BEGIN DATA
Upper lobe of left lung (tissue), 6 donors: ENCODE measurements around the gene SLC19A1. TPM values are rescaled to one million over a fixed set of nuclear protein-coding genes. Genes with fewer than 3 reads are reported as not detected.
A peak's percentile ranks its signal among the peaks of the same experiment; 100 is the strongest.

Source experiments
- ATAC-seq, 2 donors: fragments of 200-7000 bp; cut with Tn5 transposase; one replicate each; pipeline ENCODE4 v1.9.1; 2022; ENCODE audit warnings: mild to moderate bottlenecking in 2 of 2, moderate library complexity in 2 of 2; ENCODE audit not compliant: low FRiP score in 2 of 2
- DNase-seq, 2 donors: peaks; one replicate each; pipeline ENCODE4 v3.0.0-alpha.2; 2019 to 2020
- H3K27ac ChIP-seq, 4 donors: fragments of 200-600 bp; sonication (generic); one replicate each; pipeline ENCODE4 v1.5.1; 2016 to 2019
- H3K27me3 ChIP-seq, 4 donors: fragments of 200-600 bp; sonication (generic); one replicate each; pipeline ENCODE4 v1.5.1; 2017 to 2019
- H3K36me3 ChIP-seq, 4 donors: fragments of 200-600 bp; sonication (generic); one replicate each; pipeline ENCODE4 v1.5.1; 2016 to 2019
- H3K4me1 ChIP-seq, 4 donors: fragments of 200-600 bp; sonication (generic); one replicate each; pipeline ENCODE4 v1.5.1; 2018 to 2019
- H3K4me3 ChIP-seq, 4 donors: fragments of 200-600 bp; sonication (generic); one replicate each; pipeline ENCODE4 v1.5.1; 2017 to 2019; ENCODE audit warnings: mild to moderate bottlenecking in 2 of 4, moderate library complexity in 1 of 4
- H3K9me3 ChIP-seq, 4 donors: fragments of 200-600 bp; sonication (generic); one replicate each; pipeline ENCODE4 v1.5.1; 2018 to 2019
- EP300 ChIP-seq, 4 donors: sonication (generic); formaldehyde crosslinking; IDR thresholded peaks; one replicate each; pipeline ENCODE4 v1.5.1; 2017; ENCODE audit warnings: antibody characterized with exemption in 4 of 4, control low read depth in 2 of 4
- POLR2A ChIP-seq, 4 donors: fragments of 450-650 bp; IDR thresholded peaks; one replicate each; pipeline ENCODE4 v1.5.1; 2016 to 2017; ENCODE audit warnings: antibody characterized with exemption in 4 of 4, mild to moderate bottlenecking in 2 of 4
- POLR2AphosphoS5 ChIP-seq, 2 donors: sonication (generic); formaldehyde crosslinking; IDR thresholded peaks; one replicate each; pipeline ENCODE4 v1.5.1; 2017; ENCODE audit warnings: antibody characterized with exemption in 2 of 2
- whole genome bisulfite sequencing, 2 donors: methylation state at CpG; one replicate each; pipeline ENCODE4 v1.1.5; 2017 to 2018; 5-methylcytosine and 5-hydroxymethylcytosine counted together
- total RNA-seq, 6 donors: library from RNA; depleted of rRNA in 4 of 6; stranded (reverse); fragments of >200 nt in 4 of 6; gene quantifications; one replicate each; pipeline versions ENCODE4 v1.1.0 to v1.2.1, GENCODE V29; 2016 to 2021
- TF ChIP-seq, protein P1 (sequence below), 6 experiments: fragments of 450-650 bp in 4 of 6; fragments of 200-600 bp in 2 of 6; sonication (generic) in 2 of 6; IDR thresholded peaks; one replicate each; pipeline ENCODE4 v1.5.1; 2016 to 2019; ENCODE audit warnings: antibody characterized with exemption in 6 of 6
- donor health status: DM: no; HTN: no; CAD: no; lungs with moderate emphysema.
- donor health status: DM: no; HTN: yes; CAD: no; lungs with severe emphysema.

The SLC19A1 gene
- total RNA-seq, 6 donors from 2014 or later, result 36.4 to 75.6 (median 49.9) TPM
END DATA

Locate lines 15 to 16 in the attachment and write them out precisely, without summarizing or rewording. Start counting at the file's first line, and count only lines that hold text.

- whole genome bisulfite sequencing, 2 donors: methylation state at CpG; one replicate each; pipeline ENCODE4 v1.1.5; 2017 to 2018; 5-methylcytosine and 5-hydroxymethylcytosine counted together
- total RNA-seq, 6 donors: library from RNA; depleted of rRNA in 4 of 6; stranded (reverse); fragments of >200 nt in 4 of 6; gene quantifications; one replicate each; pipeline versions ENCODE4 v1.1.0 to v1.2.1, GENCODE V29; 2016 to 2021